While we’re on the subject of delusional and extremist views would you like to tell us again about how it used to cost you a days wages to fill the tank of your motorcycle in 1981?

        Better just take a moment to read this quote from Stats nz first though.

        “Petrol prices rose to more than $1.75 per litre at times during the September 2006 quarter. This compares with retail pump prices of less than 60 cents per litre 25 years earlier in 1981, following oil price shocks in 1974 and in 1979. It is interesting to note, however, that petrol prices have not increased as strongly as consumer prices overall since 1981. This article looks at how petrol prices and the overall Consumers Price Index (CPI) have tracked since 1981, when the CPI petrol index started.”

      • saveNZ 16.1.2

        Not sure the fonterra farmers think the China FTA has been as successful as you do. Not only are milk prices at a world low, the once fantastic reputation of Fonterra is tarnished with continual milk scares. No wonder milk is going down in price.

        Also all the hungry kids in NZ, the lack of affordable houses, the crap boxes going up with the rate payers bailing them out with all their problems, Kiwis being tenants farmers/renters in our own country, $12 mill now to Saudi Investors and a 50 thousand sheep off to Mexico for live slaughter (oh I mean “breeding”).

        Record amount of budget deficits from the Nats.

        Yep there are the 5% getting even richer while selling our country and future off. Yes they have benefited by the trade agreements, but the majority is worse off.

        I’m talking about the other 95% that apart from making a killing selling their property/land (with the RMA which is already a joke and the Environment court a Kangaroo court like in the US). Funny how all the carbon, pollution, water quality is now declining while the figures are massaged by the Nats to hide it.

        People can’t afford the basics now, like power, water, rates and rent.

        Now Campbell Live gone, the questions of course have stopped. Remember the millions of litres of water sold to China for bottled water for the brand sum of $3000 to the council for the permit, while the farmer next door was in drought.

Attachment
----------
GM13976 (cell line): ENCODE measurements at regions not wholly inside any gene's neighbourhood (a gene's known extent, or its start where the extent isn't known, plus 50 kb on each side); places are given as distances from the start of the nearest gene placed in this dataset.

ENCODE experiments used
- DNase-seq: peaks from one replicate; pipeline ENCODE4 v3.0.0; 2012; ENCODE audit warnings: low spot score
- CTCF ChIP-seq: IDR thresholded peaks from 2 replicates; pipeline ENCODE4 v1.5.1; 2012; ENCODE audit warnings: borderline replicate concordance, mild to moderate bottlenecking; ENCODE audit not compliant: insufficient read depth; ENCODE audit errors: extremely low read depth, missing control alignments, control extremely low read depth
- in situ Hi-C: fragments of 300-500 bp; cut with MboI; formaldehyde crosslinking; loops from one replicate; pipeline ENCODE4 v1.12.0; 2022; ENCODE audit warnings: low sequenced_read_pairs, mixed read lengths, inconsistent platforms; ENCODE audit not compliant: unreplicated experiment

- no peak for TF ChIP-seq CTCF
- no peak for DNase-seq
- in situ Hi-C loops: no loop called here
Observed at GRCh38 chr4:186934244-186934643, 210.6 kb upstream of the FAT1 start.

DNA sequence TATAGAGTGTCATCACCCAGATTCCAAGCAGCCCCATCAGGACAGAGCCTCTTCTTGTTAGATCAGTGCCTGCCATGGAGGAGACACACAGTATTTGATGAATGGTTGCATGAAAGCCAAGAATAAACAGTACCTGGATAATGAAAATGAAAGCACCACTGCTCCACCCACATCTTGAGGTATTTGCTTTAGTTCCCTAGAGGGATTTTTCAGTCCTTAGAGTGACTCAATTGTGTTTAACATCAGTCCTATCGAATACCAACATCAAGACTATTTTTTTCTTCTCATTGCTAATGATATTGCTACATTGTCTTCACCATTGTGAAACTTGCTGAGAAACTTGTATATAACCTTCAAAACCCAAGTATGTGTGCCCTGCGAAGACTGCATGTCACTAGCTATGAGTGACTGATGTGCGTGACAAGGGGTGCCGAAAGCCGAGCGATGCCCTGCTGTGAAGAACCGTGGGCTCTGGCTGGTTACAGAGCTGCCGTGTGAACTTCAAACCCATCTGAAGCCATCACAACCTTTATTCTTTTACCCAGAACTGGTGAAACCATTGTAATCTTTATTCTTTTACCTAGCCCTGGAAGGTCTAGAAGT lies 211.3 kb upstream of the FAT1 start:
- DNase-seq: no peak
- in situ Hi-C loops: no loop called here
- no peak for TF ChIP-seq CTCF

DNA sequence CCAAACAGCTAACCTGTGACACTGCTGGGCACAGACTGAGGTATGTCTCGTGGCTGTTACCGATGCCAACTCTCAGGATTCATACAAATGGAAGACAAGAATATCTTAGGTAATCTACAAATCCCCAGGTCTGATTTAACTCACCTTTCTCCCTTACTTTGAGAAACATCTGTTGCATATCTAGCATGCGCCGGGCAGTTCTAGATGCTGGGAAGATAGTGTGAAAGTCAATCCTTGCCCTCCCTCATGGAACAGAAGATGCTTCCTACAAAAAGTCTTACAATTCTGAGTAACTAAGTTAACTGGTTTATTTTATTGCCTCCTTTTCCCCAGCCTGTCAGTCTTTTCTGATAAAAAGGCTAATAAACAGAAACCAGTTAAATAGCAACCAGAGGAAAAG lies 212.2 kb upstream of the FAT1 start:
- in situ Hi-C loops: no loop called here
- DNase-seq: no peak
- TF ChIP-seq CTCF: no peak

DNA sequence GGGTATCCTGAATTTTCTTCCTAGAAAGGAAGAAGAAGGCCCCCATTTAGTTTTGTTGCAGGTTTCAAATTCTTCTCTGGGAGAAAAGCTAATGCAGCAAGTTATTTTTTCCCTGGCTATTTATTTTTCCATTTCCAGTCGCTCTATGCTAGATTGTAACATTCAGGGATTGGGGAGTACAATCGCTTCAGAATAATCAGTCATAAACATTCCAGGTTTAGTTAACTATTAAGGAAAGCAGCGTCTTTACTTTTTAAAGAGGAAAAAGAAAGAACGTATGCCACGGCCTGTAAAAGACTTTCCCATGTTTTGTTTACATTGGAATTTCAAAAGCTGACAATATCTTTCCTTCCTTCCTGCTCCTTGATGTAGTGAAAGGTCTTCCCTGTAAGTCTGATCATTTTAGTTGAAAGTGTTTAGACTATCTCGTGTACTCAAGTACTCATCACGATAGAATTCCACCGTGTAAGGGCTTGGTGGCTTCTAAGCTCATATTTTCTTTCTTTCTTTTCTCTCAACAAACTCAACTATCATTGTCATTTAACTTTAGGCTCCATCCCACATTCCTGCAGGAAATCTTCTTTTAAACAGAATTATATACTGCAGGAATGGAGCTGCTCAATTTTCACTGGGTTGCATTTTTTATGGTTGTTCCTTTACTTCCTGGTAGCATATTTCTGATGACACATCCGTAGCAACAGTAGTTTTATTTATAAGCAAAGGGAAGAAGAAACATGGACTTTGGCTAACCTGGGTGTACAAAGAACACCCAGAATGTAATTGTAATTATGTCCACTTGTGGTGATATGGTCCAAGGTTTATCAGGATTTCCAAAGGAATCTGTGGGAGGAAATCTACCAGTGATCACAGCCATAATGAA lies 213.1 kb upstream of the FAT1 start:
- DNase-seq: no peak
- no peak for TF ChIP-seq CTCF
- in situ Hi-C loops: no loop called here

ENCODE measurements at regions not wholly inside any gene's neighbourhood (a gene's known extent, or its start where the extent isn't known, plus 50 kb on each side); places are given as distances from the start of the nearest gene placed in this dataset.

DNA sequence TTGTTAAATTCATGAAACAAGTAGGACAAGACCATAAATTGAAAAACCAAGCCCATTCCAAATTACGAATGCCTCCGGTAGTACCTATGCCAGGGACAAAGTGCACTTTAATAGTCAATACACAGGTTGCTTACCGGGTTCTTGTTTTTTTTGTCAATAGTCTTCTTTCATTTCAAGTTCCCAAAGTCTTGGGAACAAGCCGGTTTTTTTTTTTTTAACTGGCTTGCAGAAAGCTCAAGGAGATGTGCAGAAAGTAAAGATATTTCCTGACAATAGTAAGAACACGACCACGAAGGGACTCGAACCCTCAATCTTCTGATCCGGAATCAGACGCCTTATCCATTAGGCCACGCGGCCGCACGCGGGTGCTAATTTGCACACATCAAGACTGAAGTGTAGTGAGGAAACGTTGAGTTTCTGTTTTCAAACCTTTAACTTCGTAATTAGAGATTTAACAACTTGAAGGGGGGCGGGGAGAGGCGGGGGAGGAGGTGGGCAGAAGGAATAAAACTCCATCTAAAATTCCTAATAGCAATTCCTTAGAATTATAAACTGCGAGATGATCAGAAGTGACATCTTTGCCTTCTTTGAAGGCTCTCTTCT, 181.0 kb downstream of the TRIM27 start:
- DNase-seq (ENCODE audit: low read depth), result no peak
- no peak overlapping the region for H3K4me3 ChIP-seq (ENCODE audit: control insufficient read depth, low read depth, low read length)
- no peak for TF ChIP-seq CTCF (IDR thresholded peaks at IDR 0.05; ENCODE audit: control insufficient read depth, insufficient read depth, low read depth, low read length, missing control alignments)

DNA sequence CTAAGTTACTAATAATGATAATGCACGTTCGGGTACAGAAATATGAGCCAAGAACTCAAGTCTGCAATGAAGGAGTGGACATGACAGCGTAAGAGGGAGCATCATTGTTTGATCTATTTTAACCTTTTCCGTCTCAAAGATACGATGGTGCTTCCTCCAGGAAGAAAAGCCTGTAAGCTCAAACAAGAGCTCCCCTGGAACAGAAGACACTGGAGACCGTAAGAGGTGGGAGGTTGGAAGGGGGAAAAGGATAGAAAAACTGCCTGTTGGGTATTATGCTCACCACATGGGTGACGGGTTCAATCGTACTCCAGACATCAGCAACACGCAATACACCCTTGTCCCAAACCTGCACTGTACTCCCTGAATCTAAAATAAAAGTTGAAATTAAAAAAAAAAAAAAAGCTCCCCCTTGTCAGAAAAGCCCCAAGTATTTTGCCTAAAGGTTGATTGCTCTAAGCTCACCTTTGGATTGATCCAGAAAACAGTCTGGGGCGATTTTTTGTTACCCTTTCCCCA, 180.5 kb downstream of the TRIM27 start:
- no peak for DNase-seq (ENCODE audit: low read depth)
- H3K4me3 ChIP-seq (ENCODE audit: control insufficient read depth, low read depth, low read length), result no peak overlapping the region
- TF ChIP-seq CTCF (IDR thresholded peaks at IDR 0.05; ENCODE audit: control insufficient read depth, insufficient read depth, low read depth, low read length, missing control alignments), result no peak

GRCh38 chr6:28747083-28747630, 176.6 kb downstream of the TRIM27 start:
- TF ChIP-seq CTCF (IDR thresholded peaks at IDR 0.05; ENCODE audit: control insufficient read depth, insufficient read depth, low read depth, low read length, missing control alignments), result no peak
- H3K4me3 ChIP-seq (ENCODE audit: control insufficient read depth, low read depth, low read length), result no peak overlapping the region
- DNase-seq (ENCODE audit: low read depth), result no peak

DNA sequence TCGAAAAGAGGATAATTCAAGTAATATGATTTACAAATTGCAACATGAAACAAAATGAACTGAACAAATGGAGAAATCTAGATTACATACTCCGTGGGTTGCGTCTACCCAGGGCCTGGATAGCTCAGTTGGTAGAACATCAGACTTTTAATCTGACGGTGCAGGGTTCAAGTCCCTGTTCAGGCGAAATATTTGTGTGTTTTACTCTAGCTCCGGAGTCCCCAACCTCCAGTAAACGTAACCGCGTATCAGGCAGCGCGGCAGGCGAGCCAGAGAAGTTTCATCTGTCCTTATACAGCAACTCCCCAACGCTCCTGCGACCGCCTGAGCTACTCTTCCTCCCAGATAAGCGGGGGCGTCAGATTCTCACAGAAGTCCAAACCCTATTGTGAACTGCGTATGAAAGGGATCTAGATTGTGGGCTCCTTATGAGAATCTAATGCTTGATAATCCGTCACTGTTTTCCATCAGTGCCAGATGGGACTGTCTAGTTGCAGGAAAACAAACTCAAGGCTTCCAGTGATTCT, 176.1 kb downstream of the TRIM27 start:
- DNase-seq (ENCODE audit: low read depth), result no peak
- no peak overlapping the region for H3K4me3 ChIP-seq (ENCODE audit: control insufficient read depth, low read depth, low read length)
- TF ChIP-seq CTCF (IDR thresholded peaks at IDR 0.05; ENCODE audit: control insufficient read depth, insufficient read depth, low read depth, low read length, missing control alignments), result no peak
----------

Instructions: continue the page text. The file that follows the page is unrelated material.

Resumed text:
Yes interesting times, not really good times for much of the population.

        Try and tell the farmers and much of NZ they are better off, I think they will think you are the delusional one.

        Perhaps you should have a read of Bills article on Labour above. To win, Labour needs to apologise for Rogernomics and neoliberalism, change their ways and move on. The polls have shown that voters do not like, National Lite and it is the same for Labour in the UK with a similar legacy.

      • KJT 16.1.3

        How about a cost benefit analysis of FTA’s?

        For example selling 7 billion of milk powder. Gross Profit to New Zealand about 3 billion.

        ?Billion of interest on borrowings for Dairy farms.
        ?billion on interest to pay for Chinese goods.
        The cost of degraded rivers and water.
        The lost jobs.
        The cost of extra welfare.
        Increased food costs for New Zealanders.
        The costs of subsidies to Farmers over decades, and lately of irrigation.
        The future cost of not diversifying, when dairy collapses because we have oversupplied.
        The costs of losing local manufacturing skills.
        Money going offshore to overseas contractors instead of our community under FT rules such as the GPA’s.

        Yes, we were unhappy about other FTA’s.

        At least the China one did not sell us out totally and make decisions by New Zealanders to increase our own welfare too costly. The Aussies are finding now with “plain packaging” in their Aussie? US FTA..

        Ask Canada and Mexico how well NAFTA worked for them? Or the Aussies about their FTA with the USA.
        The Aussies are finding now with “plain packaging” in their Aussie? US FTA. Plenty of Lawyers in sight their. And in Germany when they cut the profits of Nuclear power companies with legislation.

        North Americans, the smart ones, remember all too well, how they became more prosperous than Britain after the revolution, by protecting their own industries and annulling British patents, British industry protection and property.

        TPPA is to ensure that US corporate imperialism is entrenched for ever.

        • saveNZ

          I agree, the Chinese FTA has not been as bad as the US style proposed TPP. But are the benefits really there, especially when you look at branding and milk scares? I doubt it. Chinese take our IP, our land in NZ, and not sure what we really got out of it? Kiwi politiicians are too stupid to do trade deals and they can’t defend when it goes bad anyway. Ie OZ not taking our apples, China not taking our milk etc etc

          But at least the Chinese seem more interested in Trading than Invading. Why invade, when you can just legitimately buy up our country and move in? Then the US can surveil them, so win win for the super powers, but what do locals get?

          The big question is, Do we want life in NZ like China or the US?

          I think the answer it NO. We want to preserve the Kiwi way of life and this is what is under threat.

          Although I don’t vote for him, Winston Peters/ NZ First is the only party who seems to understand this.

          We can still be friends with China and the US, we just need to preserve our own way of life.

  17. whateva next? 17

    Pharmac has always been a thorn in the side of the drug companies, and something to be very proud of. A canary in the coalmine as far as public health system. Lest we forget, I will yet again link to the very wonderful Harry Smith, who WAS ACTUALLY AROUND PRE- NATIONAL HEALTH SYSTEM, so lets listen to him, he knows what he is talking about.

    Same comment as I put on earlier post, but will keep saying it.